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Is it just my overworked lapsed Catholic guilt or has there been a surfeit of media coverage recently encouraging us to feel we are letting the side down and destroying the planet by keeping too much stuff? A few years back Marie Kondo was urging us to chuck out things unless they sparked joy. Now, those of us who are a bit long in the tooth but still more or less in possession of a full set of marbles are supposed to be scurrying about sorting out our stuff so our offspring don’t get landed with that horror on our death. It even has the snappy title "death cleaning".
A cynic might think it is all to do with a forthcoming New Zealand television programme where a fairy, or maybe a frolic of fairies, comes into some family’s hopelessly cluttered life and sorts it out so they can all live happily ever after. Oh yes, believers.
The best I might have hoped for from letting rip with an ear-piercing shriek would be it shattering one or all three ceramic fish swimming in filth on the junk room windowsill.
Possibly, there were once four of these delightful creatures. I won them in a hockey quiz night raffle well over a decade ago. My recollection is that the woman who contributed the prize wanted to keep them for herself, an idea I was keen to support, not feeling the need to add googly eyed mauve-striped fish to my decor. Her husband was quick to rule it out. I got the impression she may have had a collection of similar items waiting for a chink in his resolve so they could finally find a place to soar or swim.
There is no reason for me to have kept them, and no doubt the decluttering gurus would be appalled.
I was in the junk room to see if I could find a son’s old K’Nex construction bits and bobs so he can have a nostalgic play when he comes to stay this weekend. (When I visited him in Invercargill a few weeks ago, he asked wistfully if I still had them. I thought I probably did.)
Making my way to the old toy box, risking an ankle injury at the very least by wedging a foot between an old stereo and another son’s defunct computer, I then had to move someone’s heavy backpack and a baby bouncinette, and climb over a bag of recipe books, culled during one of my clean-up attempts, but not yet removed from the premises. Another black mark from the gurus.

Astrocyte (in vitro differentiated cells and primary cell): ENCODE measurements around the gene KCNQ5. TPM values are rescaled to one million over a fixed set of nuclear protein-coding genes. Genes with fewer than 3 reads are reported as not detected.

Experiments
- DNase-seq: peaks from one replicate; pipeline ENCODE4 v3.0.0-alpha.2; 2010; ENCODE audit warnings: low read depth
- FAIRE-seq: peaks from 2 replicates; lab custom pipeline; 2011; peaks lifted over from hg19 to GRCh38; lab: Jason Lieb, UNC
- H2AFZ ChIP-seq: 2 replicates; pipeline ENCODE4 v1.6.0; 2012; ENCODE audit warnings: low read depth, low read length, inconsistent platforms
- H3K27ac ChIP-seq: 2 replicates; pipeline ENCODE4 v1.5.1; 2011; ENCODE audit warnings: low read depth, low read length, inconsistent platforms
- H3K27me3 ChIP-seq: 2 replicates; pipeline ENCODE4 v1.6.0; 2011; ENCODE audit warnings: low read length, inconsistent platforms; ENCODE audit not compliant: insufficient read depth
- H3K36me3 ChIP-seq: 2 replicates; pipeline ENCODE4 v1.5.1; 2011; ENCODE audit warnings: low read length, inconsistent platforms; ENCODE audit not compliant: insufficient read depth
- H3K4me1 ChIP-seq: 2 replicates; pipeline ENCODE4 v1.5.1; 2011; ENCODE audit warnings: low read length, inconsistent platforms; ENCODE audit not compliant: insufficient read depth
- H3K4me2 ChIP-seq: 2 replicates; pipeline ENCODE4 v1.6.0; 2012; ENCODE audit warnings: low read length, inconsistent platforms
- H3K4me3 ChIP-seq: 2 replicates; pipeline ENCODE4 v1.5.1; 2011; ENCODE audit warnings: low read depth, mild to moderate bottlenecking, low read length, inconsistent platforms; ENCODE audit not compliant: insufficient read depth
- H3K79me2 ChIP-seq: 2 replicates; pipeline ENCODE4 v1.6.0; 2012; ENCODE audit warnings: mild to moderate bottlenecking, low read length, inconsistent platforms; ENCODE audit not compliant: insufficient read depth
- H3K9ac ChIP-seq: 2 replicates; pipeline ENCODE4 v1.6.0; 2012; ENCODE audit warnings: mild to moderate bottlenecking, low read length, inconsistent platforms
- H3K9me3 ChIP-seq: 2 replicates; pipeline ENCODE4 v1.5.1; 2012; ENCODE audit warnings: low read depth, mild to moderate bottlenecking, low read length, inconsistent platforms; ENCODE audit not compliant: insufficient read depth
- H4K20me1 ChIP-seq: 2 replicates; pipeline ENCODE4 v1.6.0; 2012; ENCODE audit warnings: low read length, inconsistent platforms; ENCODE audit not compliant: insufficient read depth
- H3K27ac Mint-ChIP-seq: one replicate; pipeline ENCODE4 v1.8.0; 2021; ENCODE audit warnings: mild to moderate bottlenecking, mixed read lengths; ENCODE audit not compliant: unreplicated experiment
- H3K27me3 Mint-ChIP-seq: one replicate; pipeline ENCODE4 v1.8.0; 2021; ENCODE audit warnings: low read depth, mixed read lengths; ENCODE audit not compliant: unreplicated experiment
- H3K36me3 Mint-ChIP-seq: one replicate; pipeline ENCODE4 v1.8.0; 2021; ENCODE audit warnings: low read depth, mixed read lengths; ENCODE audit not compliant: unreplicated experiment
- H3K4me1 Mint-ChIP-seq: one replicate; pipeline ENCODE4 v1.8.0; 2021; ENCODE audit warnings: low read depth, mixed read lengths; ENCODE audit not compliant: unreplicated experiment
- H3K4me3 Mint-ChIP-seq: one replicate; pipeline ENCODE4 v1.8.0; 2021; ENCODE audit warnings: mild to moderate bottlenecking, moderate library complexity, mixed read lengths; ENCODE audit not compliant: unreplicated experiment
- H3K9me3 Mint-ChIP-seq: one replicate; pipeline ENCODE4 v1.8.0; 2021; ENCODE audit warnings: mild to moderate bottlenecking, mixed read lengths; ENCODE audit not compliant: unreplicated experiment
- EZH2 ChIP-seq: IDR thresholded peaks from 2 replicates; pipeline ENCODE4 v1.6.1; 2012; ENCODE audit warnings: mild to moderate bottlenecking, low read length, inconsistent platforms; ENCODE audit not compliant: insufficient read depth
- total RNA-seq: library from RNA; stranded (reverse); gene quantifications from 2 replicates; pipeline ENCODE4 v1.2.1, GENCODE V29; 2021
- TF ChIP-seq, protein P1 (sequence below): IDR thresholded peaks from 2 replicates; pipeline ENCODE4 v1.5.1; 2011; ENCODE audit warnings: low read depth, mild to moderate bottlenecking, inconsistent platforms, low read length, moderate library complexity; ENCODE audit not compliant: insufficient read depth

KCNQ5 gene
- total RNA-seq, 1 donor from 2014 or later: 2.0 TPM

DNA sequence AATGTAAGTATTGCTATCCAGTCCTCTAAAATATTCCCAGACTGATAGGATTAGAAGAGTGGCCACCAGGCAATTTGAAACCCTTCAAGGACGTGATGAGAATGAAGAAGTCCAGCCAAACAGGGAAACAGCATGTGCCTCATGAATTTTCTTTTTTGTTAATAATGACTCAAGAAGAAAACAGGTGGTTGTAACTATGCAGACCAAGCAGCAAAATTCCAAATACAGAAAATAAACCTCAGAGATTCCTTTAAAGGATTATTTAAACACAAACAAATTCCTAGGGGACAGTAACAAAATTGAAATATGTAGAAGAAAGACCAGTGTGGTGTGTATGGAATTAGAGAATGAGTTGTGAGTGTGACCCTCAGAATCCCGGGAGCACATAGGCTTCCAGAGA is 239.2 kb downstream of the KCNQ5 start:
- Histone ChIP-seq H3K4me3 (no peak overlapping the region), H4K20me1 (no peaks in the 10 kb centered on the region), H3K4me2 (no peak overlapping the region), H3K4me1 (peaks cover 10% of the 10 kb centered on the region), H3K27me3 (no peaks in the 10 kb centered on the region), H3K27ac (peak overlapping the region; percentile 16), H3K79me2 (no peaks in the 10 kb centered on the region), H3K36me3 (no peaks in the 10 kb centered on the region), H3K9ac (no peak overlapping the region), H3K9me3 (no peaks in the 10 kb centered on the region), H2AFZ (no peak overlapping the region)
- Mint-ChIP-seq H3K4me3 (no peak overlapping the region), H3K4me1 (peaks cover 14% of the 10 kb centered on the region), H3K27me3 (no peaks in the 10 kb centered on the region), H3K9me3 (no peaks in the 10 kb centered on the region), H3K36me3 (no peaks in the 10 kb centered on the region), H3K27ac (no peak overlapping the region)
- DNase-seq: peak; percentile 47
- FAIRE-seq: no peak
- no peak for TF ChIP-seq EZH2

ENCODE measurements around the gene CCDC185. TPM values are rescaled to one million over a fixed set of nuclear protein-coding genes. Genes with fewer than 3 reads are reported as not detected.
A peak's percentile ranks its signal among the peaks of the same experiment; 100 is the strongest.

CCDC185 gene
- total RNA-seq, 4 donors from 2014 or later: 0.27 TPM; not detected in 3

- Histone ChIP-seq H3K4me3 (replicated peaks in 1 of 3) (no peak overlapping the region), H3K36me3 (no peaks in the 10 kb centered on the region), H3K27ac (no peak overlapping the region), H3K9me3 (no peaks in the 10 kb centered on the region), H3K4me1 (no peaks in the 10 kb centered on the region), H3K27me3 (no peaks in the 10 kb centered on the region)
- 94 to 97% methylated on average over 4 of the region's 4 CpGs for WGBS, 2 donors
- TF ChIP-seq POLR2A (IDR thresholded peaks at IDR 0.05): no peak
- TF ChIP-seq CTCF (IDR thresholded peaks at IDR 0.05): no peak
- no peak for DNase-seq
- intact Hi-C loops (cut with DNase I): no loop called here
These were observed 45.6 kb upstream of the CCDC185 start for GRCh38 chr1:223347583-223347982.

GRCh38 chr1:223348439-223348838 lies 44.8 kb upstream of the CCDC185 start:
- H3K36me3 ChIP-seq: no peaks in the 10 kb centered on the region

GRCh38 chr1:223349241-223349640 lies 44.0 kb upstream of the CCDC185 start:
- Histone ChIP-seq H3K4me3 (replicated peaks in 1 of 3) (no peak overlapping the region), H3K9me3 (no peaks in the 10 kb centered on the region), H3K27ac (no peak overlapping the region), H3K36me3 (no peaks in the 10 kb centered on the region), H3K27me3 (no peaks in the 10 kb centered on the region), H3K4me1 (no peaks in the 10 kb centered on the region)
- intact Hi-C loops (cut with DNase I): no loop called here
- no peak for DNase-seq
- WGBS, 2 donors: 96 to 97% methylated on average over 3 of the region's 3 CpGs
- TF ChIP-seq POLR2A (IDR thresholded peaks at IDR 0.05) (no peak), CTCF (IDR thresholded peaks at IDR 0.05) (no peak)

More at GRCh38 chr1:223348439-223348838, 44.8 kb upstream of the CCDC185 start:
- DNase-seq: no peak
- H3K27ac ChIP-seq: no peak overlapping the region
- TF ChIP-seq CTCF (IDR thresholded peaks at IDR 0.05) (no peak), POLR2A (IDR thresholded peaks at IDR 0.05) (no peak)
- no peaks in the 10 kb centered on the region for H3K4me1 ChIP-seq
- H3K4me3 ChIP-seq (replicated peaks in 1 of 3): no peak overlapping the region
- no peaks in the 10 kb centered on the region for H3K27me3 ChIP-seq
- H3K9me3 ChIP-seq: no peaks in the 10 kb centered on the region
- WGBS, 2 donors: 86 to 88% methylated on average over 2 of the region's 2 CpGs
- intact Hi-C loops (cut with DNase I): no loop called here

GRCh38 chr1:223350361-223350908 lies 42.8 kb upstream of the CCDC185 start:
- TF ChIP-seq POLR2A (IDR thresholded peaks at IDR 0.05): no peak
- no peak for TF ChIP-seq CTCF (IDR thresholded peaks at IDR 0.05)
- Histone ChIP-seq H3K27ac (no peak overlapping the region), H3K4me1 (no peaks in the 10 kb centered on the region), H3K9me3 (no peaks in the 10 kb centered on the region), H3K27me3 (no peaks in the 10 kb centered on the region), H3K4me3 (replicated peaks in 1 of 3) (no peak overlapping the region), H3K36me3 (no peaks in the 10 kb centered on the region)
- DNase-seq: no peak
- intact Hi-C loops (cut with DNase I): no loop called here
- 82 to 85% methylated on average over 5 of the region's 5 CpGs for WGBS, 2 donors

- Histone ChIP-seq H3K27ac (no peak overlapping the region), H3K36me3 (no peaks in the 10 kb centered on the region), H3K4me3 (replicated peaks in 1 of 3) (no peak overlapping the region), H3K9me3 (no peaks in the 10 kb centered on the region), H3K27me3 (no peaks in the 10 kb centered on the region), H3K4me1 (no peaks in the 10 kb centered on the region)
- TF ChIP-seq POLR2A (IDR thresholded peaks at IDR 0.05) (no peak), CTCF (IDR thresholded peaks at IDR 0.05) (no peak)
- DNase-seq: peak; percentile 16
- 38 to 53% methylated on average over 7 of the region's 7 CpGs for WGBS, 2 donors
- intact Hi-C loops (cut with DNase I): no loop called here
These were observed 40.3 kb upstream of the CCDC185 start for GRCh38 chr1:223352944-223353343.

Sidetracked by a box of children’s books, I picked out a few I thought my 7-year-old granddaughter, a voracious reader, might enjoy. I also found an old favourite for the younger grandchildren — Noisy Nora, about a notoriously loud young mouse who is always being told to be quiet and which includes the politically incorrect refrain: "Nora!" said her sister, "Why are you so dumb?". Rosemary Wells got away with that line in 1973 but would she now?
On a nearby shelf, I noticed my first foray into Fair Isle knitting — a jersey made for the First Born, probably about 37 years ago. I am amazed I ever had the patience or inclination to do that with a toddler and a baby in tow. I wonder if the FB might like it for his daughter when she is a bit older.
Eventually, I located the K’Nex, carefully set aside in two plastic containers. I had no memory so much had avoided being sucked up the vacuum cleaner.
Despite my triumphant finds, I know there is plenty of stuff in the junk room which I cannot justify keeping. Occasionally, I clear out a box or two.
I feel vaguely virtuous for a couple of minutes but the lazy, inconsiderate part of me is never far away, suggesting if I die before doing more I will be deaf to any criticism for my inertia.
The gurus advocate starting today and keeping going.
Putting it off is discouraged, presumably because you might become parted from your marbles or inconveniently die.
My sister-in-law tells me even 10 minutes a day spent sorting stuff is supposed to be useful. Really?
In the junk room it takes at least 10 minutes of risking life, limb, avalanche, and ACC claims to get anywhere near something to sort.
Perhaps I could start by offering the ceramic fish to my fellow hockey mom.
Her husband may never speak to me again, but if it sparks joy in her, shouldn’t he be grateful?
- Elspeth McLean is a Dunedin writer.